Thirty years in fact, since the former Harty and All-Ireland colleges winner with St Flannan’s first turned to coaching, years that has seen team preparation and the game itself change beyond recognition.
“I think my first Clare team was 1983,” says, “and I’ve worked with Len Gaynor, with Ger Loughnane, with Cyril Lyons. Now, using phrases that it’s semi-professional – it’s professional.
“Players are watching their diet, players are keeping food logs, the social scene doesn’t exist for players at this competitive level, The speed of the game, the intensity, the body hits – you’ve got to be ready for that. In the past you probably got away with coming in and out of games. You got away with training sessions not being as professional or as intense as they are now.
“It has got to a stage where you have to give yourself every opportunity. It’s eating properly, it’s sleeping properly, it’s everything. Clare brought that physical training to a new level in ’95 and ’97 – now every team is doing it.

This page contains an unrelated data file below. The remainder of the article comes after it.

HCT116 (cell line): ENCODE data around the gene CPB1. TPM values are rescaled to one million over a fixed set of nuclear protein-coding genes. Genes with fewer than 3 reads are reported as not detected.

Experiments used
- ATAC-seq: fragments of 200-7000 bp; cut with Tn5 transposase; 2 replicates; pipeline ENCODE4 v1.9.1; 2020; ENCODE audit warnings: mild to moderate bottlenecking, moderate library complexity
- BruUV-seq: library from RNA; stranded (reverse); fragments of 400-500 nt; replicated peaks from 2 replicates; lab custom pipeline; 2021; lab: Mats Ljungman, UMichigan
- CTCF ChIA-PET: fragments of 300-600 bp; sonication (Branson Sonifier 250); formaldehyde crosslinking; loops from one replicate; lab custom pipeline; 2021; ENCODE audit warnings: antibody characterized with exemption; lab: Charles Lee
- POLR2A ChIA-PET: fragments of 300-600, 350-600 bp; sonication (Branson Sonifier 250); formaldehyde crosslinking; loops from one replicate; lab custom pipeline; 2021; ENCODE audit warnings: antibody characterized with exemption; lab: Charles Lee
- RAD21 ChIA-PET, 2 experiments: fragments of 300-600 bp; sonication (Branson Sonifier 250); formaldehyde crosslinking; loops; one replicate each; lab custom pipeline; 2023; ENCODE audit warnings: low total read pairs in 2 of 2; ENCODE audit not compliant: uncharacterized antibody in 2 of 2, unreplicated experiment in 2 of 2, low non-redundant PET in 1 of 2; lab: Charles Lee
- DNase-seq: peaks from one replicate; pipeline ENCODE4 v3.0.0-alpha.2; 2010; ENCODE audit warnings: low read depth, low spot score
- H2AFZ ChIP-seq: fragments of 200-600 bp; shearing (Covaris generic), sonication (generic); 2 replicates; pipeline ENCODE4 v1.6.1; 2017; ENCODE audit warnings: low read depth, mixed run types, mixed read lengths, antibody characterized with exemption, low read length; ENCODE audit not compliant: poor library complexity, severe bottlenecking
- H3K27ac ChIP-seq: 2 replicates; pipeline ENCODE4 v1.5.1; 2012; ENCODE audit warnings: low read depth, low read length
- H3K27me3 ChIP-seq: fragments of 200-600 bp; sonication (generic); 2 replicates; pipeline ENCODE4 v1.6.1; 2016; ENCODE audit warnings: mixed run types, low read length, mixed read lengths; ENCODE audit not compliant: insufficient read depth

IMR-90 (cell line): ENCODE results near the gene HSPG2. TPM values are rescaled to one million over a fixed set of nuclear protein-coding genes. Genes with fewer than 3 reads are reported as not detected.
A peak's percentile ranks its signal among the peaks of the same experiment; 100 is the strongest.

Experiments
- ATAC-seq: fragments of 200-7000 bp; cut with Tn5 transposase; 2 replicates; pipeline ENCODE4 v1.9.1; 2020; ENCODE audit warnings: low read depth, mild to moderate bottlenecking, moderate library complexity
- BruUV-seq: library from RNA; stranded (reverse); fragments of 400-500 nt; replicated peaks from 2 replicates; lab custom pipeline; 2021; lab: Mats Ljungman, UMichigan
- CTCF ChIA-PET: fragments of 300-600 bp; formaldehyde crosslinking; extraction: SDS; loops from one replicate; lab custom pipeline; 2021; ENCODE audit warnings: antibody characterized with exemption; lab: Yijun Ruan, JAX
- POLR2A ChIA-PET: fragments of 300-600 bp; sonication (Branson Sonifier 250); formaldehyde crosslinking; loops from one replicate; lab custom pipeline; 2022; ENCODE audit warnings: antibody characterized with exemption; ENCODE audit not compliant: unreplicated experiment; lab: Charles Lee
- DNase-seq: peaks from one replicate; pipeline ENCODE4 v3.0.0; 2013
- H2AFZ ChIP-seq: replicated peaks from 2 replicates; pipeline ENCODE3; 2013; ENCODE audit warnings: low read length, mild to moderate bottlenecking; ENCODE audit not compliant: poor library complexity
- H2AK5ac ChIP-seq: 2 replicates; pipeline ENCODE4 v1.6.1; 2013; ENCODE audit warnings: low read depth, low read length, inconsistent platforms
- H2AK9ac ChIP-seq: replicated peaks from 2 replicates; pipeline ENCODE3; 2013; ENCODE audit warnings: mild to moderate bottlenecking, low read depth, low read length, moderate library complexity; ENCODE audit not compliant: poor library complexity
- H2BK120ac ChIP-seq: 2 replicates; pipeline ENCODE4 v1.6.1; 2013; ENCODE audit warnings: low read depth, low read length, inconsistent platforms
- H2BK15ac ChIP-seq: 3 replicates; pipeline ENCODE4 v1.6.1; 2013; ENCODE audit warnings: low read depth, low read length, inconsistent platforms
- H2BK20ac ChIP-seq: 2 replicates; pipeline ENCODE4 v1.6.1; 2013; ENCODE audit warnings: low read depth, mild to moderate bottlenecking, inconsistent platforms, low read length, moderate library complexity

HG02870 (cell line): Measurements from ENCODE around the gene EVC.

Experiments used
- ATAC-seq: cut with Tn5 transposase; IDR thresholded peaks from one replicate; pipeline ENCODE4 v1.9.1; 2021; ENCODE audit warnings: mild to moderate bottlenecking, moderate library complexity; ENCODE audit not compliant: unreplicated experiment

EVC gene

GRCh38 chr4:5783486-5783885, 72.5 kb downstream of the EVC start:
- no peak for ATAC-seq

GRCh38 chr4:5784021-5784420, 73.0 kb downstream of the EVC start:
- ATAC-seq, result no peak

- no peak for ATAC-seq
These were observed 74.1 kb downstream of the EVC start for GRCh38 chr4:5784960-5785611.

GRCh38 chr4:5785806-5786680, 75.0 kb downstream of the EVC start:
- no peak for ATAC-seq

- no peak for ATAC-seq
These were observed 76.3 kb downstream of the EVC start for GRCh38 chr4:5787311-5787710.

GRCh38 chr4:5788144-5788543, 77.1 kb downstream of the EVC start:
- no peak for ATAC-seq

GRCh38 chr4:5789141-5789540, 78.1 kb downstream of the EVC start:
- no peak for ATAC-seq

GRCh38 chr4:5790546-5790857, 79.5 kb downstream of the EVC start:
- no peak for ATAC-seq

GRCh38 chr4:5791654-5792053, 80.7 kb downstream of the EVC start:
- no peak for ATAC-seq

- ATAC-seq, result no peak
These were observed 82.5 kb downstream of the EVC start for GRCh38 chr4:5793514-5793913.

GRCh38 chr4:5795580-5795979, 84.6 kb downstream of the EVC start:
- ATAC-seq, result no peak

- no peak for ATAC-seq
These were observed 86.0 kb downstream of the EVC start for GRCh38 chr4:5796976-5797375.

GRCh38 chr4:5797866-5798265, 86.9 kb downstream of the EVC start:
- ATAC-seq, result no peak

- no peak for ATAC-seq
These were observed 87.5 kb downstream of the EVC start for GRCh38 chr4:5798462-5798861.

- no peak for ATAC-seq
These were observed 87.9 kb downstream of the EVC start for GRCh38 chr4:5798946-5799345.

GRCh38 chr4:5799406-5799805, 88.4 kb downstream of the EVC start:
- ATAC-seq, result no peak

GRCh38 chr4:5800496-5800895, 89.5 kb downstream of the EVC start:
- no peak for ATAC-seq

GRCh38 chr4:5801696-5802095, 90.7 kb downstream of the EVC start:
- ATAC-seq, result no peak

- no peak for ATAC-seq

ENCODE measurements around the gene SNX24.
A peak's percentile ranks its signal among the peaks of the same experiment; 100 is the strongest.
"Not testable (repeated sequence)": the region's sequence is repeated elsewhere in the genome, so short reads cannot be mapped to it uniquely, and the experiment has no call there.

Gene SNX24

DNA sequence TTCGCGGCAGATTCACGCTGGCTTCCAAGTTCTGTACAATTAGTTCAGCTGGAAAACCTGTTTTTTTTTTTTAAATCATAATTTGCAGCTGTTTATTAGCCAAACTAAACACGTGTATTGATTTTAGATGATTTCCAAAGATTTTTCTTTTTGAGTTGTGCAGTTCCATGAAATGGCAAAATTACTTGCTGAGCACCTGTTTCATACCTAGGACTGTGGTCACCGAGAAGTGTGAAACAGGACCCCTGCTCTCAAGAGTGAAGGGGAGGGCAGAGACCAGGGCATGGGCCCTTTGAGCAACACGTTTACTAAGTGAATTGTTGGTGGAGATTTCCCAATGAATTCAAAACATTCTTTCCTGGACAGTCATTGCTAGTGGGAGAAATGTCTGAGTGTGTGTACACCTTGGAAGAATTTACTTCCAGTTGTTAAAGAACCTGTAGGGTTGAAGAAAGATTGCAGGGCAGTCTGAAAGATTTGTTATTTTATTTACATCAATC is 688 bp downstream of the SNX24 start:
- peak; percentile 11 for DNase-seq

“It’s stats, you take every advantage you can, but when the ball is thrown in all that goes as well and it’s still a traditional game of hurling, but you try and give yourself every advantage. That means using statistics, that means eating properly, that means hydrating properly – if you don’t you won’t reach your potential.”
With all those things as a given in Clare – and in Cork too – Mulqueen strips this Munster semi-final which team will respond best “in the white heat of battle” in what will be the fourth meeting of the sides this year.
“The past three matches don’t count,” he says. “We did well in those games, but once the ball is thrown in it’s championship. Cork know that and Cork won’t put out 15 bad hurlers – they’ll put out 15 fellas who will test us to the limit and we have to be up for that challenge.
“The Waterford Crystal came after they spent an hour and a half caught in an oil slick. You couldn’t just judge anything by that. The second game they blew us off the field in the first half, but we took over in the second half. We looked good in the second half but they should have had the game buried in the first half. The relegation battle was 50/50 – after 70 minutes they were two points up on us before we did well in injury time and extra time.
“We’re in a serious battle against a strong Munster county in a semi-final – a county was in last year’s All-Ireland semi-final. Our job is to put two back-to-back wins for Clare, which hasn’t been done for a long, long time,” he adds.